Ethiopia

In September 2013, two years ahead of the deadline, the Federal Ministry of Health (FMOH) and UNICEF jointly announced that Ethiopia had successfully reduced the under-5 mortality rate by two-thirds between 1990 and 2012. Ethiopia had already achieved Millennium Development Goal 4.1 In an effort to better understand Ethiopia’s remarkable achievement of MDG 4, a team of researchers, led by the Ethiopian Public Health Institute in cooperation with the Federal Ministry of Health and other partners, conducted an in-depth Countdown Country Case Study, with support from Countdown to 2015.

The Success Factors for Women’s and Children’s Health report shows that despite political and economic challenges, rapid reductions of maternal and child mortality and dramatic improvements in reproductive health and rights are possible.

The report highlights 10 countries that mobilized action across society, using data to drive decisions to address their unique circumstances. As a result, in the 10 “fast-track” countries, there were 2.4 million fewer child deaths and over 70,000 fewer maternal deaths by 2013 when compared to 1990 mortality rates.

On track to meet many key health targets

Ethiopia’s network of health workers is a great asset as the country strives to reach the Millennium Development Goals (MDGs) on health. The country is already on track to reach some of these targets by 2015, including those for reducing child mortality, HIV/AIDS and malaria.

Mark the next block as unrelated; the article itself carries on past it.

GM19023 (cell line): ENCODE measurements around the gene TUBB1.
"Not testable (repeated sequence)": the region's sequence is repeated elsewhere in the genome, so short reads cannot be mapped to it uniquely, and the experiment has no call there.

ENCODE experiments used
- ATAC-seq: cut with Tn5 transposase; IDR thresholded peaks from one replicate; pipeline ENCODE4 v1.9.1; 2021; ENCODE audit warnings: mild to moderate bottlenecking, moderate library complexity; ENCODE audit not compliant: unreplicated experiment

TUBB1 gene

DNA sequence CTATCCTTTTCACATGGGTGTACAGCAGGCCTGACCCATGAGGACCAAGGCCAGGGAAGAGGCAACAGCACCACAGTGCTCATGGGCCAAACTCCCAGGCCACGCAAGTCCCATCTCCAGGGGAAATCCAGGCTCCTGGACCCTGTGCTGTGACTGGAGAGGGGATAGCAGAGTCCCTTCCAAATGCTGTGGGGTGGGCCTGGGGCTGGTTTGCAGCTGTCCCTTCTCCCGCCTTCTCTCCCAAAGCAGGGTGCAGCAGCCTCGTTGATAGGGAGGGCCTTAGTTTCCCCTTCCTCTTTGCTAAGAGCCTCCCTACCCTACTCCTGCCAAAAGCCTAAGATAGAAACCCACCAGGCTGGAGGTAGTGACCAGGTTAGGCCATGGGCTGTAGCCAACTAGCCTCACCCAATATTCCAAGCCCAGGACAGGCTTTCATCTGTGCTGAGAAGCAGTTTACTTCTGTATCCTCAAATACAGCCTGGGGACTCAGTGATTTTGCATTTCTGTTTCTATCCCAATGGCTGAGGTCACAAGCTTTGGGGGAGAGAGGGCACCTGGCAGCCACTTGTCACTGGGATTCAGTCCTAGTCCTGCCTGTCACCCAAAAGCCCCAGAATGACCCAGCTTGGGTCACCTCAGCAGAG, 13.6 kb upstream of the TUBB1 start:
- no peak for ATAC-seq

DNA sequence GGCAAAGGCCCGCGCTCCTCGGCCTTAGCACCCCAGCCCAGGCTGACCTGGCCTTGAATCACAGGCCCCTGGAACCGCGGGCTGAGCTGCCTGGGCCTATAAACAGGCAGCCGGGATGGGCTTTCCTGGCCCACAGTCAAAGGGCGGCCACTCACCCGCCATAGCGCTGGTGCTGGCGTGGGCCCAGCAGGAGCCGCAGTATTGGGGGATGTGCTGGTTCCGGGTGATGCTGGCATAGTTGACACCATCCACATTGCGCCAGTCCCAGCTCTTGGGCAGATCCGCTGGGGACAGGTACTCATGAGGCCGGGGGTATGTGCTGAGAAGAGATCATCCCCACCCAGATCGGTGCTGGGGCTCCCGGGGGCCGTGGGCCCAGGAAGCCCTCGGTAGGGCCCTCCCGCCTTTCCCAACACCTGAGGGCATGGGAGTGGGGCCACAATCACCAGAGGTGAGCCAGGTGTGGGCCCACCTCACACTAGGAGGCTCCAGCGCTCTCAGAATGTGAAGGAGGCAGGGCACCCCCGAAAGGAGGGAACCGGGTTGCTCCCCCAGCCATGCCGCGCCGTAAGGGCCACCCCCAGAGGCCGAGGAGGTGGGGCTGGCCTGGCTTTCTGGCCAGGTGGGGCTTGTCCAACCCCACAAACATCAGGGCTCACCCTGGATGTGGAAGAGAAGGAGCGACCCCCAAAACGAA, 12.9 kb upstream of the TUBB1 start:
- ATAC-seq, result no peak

ADDIS ABABA, February 28, 2013—The road to Dongore Difurda, a kebele or locality in Ethiopia’s large Oromia state, runs east from Addis Ababa. It is congested with traffic heading to Djibouti and the coast. About 125 km along this road, a vehicle would have to turn off onto an unmarked dirt track, passing donkey carts and grazing camels to reach the main village nestled beneath a low hill.

Ethiopia’s Federal Ministry of Health designed a pay-for-performance (P4P) scheme that has not been implemented. It was intended to improve health care quality and utilization, and thereby the health outcome indicators associated with maternal and child health, family planning, HIV/AIDS, tuberculosis, and malaria, as well as with strengthening the health system.

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